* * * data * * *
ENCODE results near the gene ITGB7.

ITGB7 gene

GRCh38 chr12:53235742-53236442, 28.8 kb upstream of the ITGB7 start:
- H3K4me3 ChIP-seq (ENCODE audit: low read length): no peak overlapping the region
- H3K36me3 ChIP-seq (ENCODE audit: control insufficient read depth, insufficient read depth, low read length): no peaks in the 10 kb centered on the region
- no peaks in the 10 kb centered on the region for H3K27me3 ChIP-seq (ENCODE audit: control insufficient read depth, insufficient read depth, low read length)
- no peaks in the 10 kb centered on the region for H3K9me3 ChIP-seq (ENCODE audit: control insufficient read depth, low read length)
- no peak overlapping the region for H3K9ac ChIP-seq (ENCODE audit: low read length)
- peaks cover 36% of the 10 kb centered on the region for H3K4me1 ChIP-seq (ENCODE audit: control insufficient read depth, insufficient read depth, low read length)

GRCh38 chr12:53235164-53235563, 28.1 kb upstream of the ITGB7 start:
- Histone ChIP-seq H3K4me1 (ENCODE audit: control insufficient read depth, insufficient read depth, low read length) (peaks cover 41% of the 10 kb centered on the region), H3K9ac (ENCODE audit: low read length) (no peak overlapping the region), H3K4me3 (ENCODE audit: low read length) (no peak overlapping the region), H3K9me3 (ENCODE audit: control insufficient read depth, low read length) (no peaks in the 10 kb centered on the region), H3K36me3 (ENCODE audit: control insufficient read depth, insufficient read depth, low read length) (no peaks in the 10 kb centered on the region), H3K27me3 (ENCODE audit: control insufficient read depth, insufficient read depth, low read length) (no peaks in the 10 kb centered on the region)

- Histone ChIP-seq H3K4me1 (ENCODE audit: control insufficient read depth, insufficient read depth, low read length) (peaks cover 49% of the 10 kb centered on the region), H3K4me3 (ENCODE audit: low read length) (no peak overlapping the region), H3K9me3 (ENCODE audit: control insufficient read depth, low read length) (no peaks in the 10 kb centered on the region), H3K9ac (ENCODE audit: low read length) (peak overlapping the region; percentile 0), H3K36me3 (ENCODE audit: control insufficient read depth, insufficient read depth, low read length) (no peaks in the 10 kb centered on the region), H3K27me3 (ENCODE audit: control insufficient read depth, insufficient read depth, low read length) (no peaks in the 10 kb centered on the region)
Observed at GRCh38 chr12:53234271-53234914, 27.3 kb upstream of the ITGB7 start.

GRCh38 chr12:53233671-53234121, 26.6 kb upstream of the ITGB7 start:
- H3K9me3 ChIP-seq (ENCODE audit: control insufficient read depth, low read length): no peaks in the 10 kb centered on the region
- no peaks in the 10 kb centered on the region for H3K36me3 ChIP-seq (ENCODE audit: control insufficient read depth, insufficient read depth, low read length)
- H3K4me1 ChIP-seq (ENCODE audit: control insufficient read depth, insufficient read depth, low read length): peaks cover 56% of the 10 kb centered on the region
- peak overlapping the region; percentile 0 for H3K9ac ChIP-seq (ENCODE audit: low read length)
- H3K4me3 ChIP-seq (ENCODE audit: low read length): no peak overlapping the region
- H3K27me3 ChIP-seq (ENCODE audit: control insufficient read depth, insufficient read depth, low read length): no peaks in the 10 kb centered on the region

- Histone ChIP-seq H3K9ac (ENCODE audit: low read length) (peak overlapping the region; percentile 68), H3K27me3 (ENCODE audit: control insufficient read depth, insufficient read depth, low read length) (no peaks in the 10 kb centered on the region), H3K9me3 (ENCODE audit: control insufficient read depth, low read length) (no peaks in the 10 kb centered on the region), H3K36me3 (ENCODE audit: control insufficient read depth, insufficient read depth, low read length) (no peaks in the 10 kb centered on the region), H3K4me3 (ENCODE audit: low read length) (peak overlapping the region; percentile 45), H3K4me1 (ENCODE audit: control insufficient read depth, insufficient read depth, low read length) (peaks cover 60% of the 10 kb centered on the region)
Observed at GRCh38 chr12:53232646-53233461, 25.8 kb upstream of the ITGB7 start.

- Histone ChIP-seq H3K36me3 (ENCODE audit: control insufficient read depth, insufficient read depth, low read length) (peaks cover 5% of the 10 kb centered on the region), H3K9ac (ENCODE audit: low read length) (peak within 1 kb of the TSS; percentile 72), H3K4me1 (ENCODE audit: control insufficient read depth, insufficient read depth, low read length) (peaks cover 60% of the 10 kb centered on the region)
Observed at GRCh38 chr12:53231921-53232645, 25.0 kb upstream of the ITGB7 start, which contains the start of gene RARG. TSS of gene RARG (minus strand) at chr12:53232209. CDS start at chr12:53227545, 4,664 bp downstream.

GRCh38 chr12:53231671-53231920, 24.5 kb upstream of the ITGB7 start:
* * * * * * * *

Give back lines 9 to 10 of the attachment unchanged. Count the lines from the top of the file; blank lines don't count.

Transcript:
- peaks cover 36% of the 10 kb centered on the region for H3K4me1 ChIP-seq (ENCODE audit: control insufficient read depth, insufficient read depth, low read length)

GRCh38 chr12:53235164-53235563, 28.1 kb upstream of the ITGB7 start: